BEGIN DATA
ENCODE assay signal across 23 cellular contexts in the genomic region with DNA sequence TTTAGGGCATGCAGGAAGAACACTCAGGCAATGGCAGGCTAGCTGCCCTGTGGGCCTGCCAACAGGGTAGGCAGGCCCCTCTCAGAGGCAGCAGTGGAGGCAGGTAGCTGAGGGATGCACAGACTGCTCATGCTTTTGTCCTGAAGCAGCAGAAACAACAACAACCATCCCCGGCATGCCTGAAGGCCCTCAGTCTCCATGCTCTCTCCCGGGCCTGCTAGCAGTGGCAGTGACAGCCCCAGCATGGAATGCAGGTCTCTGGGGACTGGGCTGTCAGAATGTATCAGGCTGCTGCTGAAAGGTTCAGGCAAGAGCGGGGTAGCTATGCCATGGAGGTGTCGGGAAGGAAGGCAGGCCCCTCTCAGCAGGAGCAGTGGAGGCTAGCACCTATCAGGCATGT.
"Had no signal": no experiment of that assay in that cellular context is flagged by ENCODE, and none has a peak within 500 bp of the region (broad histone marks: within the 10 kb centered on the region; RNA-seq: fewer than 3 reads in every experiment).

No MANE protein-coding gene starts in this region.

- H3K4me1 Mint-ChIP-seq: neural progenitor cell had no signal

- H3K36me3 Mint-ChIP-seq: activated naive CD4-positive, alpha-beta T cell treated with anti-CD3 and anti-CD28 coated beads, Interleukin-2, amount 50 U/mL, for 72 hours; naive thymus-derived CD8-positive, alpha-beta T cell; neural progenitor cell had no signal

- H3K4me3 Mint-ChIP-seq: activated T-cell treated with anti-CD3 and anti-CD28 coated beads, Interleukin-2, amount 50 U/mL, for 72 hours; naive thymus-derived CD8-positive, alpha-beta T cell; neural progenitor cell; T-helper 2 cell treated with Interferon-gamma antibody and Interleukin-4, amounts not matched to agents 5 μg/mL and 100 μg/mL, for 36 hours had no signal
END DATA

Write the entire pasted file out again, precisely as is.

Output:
ENCODE assay signal across 23 cellular contexts in the genomic region with DNA sequence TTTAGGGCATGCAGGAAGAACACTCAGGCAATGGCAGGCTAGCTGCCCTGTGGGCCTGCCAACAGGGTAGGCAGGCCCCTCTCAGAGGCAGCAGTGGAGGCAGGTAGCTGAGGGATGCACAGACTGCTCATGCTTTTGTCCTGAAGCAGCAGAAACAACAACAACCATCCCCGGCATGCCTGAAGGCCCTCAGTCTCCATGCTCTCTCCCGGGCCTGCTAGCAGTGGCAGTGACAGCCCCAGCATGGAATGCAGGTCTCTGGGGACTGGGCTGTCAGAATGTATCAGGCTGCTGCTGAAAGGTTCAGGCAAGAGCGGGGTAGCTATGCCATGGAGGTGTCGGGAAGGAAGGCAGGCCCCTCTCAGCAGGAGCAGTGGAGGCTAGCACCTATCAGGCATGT.
"Had no signal": no experiment of that assay in that cellular context is flagged by ENCODE, and none has a peak within 500 bp of the region (broad histone marks: within the 10 kb centered on the region; RNA-seq: fewer than 3 reads in every experiment).

No MANE protein-coding gene starts in this region.

- H3K4me1 Mint-ChIP-seq: neural progenitor cell had no signal

- H3K36me3 Mint-ChIP-seq: activated naive CD4-positive, alpha-beta T cell treated with anti-CD3 and anti-CD28 coated beads, Interleukin-2, amount 50 U/mL, for 72 hours; naive thymus-derived CD8-positive, alpha-beta T cell; neural progenitor cell had no signal

- H3K4me3 Mint-ChIP-seq: activated T-cell treated with anti-CD3 and anti-CD28 coated beads, Interleukin-2, amount 50 U/mL, for 72 hours; naive thymus-derived CD8-positive, alpha-beta T cell; neural progenitor cell; T-helper 2 cell treated with Interferon-gamma antibody and Interleukin-4, amounts not matched to agents 5 μg/mL and 100 μg/mL, for 36 hours had no signal